No power grid is pitched steeper than that of the Catholic Church; the pope is supremely in charge. A pope may broadly consult with others or may delegate tough chores, but he finally responsible for policies and practices under his papacy.
Pope Francis' role in the current conflicts between Rome and American sisters forces the question of how exactly he is exercising his leadership. Does he sincerely minister with compassion on a personal level while allowing top cardinals to enforce conformity with church rules?
Pope Francis preaches against harshness and judgment, yet his doctrinal chief, whose influence is second only to the pope, sternly rebukes the leadership of American nuns and degrades an honor given to a top Catholiic theologian, a woman. The pope uttered no opposition to this slam. Months earlier he candidly approved the Vatican's investigation of nuns launched in 2009.
It's inevitable that action taken against sisters will be seen as reflecting the pope's view of all women. Though his rejection of women's ordination was followed by several promises to give women more leadership within their proper sphere, nothing has indicated any movement on that front.
There are those who think the fuss about American sisters is way out of proportion or well designed to curb what they sincerely believe are sisters' violation of church teaching. Like it or not, even though American sisters constitute a small slice of the world church, their visibility as Americans on the global stage and their role as precursors of how religious life responds to modernity gives them influence way beyond their numbers. Rightly or wrongly, they become examples of what the future holds, particularly how the church responds to the challenge of women in all regions.
Francis' passivity toward the rebuff handed American sisters this week has undermined two years of negotiation between Rome and the women and may have crushed the hopes of some who have been optimistic that dialog could resolve serious differences. He has passed on other contested actions against noted Catholics. One was when he declined to reconsider the ouster of peace activist Roy Bourgeois from the Maryknoll order for advocating women's ordination.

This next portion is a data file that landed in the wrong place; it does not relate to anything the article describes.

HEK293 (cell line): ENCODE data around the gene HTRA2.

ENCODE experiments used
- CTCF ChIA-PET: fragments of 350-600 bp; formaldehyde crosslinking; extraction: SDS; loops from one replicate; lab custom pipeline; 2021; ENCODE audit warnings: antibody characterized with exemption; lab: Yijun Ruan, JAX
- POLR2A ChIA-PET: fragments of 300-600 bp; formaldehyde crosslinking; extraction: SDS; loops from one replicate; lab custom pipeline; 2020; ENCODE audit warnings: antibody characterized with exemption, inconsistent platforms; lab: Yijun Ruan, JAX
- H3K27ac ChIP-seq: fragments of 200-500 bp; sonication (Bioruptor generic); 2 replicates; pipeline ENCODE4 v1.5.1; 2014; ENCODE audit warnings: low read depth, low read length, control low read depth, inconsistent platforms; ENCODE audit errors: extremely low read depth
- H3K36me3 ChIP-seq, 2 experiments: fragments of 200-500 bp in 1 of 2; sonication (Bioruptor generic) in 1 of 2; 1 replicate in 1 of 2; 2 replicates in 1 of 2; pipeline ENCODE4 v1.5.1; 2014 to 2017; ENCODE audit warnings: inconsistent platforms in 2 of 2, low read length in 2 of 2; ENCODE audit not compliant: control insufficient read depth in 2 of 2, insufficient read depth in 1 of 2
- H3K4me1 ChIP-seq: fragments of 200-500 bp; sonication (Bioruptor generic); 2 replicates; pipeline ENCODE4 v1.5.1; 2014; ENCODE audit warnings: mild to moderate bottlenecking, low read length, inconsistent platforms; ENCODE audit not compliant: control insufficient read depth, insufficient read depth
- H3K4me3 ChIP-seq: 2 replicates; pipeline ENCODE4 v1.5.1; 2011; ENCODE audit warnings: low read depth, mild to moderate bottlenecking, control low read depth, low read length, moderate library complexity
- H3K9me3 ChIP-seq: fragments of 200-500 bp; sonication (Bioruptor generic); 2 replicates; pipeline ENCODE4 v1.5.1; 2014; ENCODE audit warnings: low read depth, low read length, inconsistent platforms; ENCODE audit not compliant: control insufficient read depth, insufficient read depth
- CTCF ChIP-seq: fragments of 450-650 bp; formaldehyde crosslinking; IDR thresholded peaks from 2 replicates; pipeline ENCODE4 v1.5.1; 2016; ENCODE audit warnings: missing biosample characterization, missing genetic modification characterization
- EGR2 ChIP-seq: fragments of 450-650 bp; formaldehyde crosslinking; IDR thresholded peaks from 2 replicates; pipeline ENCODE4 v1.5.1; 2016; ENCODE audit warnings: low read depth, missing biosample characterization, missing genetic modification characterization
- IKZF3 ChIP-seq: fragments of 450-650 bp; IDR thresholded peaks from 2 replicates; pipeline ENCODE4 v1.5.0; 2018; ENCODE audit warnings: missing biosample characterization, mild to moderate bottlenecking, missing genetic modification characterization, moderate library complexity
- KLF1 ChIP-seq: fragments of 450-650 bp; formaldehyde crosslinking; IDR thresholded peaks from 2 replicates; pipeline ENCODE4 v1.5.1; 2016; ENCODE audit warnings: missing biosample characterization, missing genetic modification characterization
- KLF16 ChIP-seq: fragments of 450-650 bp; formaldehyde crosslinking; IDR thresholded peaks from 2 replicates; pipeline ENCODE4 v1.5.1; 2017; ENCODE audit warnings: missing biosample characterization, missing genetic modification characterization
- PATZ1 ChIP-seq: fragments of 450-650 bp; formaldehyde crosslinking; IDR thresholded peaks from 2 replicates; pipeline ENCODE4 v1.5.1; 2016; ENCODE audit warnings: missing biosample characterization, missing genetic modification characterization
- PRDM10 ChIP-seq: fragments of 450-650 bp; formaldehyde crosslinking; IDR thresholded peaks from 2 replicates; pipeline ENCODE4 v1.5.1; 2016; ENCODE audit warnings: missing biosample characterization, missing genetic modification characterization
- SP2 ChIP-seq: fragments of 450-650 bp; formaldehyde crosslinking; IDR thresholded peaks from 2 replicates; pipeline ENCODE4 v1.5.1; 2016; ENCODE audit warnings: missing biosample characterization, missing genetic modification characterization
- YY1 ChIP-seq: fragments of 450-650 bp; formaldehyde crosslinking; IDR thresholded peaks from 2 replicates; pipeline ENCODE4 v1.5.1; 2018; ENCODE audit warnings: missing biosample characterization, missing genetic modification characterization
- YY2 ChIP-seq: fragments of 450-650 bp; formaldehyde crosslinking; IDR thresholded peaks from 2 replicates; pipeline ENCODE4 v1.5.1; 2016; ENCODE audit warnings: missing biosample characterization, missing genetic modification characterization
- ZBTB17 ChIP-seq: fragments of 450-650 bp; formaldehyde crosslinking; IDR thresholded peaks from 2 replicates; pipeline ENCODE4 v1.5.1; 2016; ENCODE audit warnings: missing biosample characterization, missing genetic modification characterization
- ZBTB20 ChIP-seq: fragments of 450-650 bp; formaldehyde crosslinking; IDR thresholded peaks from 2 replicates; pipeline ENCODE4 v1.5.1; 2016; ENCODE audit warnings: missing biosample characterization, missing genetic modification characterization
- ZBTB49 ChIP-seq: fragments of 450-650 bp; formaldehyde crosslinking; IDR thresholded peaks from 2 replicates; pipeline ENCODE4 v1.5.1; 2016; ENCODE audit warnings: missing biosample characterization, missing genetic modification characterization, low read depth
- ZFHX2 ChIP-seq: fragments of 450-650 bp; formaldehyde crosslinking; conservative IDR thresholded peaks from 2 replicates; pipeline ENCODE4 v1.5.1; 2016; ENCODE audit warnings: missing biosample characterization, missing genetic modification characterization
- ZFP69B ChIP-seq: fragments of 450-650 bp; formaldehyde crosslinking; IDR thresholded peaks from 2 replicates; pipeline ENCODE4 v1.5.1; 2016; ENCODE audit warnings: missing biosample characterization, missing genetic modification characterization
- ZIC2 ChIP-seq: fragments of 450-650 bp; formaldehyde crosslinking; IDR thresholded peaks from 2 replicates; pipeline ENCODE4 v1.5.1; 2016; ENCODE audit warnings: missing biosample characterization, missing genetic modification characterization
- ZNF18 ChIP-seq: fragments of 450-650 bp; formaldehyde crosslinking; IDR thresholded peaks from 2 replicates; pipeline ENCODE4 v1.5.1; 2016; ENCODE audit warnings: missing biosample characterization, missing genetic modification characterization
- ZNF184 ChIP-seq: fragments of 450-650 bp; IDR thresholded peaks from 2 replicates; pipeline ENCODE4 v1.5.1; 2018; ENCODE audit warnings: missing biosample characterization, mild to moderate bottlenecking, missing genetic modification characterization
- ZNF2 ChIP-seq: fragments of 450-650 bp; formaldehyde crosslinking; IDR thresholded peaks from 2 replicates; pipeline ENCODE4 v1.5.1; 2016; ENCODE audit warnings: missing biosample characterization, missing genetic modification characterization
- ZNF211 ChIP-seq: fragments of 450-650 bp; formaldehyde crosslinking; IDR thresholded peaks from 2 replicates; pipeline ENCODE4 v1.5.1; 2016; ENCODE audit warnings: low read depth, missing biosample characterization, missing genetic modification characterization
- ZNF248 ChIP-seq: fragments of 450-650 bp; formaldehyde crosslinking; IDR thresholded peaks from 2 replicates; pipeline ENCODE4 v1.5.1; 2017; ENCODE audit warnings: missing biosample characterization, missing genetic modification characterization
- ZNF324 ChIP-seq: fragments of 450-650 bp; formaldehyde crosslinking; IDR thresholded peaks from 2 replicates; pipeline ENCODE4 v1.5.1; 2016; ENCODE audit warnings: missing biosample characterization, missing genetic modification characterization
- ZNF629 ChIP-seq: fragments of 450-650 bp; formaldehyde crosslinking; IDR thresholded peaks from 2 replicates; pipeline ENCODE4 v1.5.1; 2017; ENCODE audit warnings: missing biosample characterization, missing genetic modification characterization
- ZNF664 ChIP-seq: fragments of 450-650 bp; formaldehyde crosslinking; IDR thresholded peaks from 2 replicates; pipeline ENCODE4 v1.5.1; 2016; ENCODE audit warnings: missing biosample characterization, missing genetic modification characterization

From evidence so far, it appears that Francis prefers to downplay papal power and leave painful decisions to his lieutenants. Or that he directs them to carry out the discipline and deliver the bad news. Either option assumes that, given the tight Vatican network and the top-down command, Francis knows what is about to happen before it happens.
A joyful, open minded pope in public; a practitioner of benign neglect in private, leaving the heavy lifting to Curial cardinals without his direct involvement? One who spreads good will regarding the poor, hope of reform in combating inequality, acceptance to outsiders while allowing the leading cardinals to keep the troops in order by the old rules? Time will tell, but Francis' past may provide a clue.
When elected pope, much news centered on his stance toward the Dirty War in Argentina. The gist of many accounts was that he, as the archbishop of Buenos Aires [I thank a reader for pointing out that Francis was the Jesuit provincial, not the archbishop, at that time], had refrained from speaking out against the oppressive regime that tortured and killed thousands of people. Francis' defenders pointed out that on his own he had acted with courage and passion to protect and rescue victims. He later acknowledged that he could have done more to protest the murderous dictator and that he had overcome his antipathy toward liberation theology.
In other words, an empathetic archbishop taking risks for others on his own while largely detaching himself from the wider threat. He became immersed in personal priesthood of tolerance and welcome to the poorest section of the city but could be an unbending superior in his Jesuit province. The fascination with the many sides continues; a clear picture remains elusive.